Military Personnel Are Struggling to Get By as Pentagon Budget Falls Short

The U.S. military is falling short on compensation for service members as greater numbers are feeling the effects of soaring costs of living.

Inflation in the U.S. stood at 8.5% in July, and high energy and transportation costs will likely continue to drive up prices of food, rent, utilities and other items that stretch the financial resources of Americans across the country. While military leaders acknowledge that some servicemembers are struggling to remain afloat, the Department of Defense (DOD) has cut pay for some and encouraged others to reach out to federal assistance programs as next year’s budget requests fall short.

“With inflation affecting everything from gas prices to groceries to rent, some Soldiers and their families are finding it harder to get by on the budgets they’ve set and used before,” Sgt. Maj. of the Army Michael A. Grinston said in August. Grinston outlined several DOD resources available to soldiers as well as the Supplemental Nutrition Assistance Program, also called food stamps.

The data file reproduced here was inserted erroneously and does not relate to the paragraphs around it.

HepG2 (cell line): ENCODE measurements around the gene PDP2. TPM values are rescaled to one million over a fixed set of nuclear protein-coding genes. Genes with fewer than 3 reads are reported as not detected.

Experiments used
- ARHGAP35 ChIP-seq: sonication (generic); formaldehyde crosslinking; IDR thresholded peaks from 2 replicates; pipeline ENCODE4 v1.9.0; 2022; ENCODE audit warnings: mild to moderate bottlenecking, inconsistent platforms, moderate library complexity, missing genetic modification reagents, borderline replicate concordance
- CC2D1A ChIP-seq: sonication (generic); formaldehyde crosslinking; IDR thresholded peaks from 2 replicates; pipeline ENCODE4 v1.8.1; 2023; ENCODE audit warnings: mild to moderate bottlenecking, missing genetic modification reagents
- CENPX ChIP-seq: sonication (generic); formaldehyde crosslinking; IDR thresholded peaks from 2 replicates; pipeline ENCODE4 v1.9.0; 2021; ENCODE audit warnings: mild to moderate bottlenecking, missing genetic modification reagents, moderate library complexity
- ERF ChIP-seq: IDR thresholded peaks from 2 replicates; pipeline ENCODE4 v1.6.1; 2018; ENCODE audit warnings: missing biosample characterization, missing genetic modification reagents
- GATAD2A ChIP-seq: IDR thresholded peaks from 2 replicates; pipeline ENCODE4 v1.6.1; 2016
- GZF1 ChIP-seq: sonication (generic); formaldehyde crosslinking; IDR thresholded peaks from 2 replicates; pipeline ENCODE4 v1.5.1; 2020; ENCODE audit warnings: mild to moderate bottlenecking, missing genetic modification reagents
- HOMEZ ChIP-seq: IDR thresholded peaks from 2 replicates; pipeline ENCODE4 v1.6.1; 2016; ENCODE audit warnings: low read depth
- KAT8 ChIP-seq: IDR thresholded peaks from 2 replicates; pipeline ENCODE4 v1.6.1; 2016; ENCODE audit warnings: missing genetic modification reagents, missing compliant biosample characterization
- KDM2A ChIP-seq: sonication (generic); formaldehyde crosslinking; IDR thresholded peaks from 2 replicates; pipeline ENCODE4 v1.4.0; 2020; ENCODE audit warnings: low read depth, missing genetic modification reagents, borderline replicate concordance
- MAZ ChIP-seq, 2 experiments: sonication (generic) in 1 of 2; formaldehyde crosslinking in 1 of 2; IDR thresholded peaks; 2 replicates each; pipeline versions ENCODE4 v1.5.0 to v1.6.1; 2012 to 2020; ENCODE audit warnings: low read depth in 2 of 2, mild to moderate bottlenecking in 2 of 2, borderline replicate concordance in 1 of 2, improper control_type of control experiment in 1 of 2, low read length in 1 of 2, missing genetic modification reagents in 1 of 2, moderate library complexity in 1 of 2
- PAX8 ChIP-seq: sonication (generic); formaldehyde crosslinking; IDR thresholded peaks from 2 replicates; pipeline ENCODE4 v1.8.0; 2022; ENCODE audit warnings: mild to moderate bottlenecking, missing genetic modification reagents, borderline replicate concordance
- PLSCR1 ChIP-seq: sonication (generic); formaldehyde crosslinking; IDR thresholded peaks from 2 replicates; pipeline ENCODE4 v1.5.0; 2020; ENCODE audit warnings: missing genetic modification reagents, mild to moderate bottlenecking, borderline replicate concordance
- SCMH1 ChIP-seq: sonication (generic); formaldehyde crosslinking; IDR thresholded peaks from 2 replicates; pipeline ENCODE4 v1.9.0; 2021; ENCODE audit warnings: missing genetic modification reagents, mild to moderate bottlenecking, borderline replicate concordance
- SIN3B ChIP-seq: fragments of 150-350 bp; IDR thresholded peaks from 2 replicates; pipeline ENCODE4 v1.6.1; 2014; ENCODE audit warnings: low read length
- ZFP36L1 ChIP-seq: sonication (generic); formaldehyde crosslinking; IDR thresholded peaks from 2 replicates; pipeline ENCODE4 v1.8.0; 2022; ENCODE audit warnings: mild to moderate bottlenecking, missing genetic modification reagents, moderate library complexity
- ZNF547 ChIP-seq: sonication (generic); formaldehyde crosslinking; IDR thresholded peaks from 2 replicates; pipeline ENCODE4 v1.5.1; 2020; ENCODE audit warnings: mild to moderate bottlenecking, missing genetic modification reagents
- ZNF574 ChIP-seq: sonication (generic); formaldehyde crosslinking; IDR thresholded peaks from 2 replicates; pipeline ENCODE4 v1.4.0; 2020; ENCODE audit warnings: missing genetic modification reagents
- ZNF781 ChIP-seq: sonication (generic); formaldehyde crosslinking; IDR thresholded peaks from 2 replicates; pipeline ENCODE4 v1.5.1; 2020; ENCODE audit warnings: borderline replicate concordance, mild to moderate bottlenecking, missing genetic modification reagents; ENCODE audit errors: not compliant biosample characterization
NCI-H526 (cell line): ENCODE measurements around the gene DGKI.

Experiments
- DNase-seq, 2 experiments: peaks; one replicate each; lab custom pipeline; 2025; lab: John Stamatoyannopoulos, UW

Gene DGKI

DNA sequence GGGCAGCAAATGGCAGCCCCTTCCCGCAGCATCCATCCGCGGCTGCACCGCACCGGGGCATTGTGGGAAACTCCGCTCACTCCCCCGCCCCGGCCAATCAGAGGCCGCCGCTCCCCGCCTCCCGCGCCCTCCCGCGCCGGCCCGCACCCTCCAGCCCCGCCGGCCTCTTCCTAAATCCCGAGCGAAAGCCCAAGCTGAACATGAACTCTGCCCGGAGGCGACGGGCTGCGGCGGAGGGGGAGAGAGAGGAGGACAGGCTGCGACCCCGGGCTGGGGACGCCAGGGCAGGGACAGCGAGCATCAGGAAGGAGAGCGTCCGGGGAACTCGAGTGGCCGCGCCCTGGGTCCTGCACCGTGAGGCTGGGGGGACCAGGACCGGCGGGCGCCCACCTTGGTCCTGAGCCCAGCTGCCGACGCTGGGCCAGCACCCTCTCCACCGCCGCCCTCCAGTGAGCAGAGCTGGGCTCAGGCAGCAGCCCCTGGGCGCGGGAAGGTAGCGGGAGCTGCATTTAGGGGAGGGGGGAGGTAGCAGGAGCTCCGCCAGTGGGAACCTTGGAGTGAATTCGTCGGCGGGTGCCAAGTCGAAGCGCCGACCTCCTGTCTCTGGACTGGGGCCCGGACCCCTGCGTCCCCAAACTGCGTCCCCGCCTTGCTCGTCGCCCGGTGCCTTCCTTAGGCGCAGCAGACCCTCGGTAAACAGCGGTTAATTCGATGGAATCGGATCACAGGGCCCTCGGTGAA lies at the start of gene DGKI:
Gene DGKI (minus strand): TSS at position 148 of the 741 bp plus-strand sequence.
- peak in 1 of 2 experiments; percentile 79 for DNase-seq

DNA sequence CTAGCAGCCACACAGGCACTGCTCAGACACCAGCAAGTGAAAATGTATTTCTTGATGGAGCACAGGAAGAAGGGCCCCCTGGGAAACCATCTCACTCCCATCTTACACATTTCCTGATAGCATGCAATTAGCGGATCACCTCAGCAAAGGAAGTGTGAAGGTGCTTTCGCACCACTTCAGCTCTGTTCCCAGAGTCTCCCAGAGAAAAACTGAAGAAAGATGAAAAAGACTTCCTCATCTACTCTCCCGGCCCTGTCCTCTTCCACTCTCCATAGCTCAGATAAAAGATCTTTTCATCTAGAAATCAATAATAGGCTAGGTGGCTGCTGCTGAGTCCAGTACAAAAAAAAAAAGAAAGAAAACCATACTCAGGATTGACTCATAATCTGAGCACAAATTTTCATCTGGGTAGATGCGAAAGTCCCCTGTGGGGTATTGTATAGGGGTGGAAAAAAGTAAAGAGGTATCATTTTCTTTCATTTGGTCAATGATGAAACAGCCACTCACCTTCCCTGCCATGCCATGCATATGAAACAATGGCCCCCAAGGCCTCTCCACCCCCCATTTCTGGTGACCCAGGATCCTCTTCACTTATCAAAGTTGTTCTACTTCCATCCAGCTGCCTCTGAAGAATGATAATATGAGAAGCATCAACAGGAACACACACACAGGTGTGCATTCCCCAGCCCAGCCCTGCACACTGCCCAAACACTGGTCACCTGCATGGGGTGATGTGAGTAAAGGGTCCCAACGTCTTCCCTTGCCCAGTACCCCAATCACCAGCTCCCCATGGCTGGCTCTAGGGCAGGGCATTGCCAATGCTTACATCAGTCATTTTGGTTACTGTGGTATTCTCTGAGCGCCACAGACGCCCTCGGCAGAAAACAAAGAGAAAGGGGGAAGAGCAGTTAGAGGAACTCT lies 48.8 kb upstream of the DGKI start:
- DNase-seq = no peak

Reserve and National Guard troops experienced food insecurity at almost twice the rate of the general population regardless of other demographic factors, data from the U.S. Census Bureau in June 2021 showed, the Washington Post reported. Record deployments to deal with natural disasters, COVID-19 vaccine administration, civil unrest and other duties in 2020 drew troops away from their civilian jobs, slashing income for some.

Roughly 23,000 military personnel received benefits from the food stamps program in 2013, the last year for which complete data is available, according to the Government Accountability Office, and the DOD does not have a method for consistently obtaining data from USDA to track food stamp consumption.

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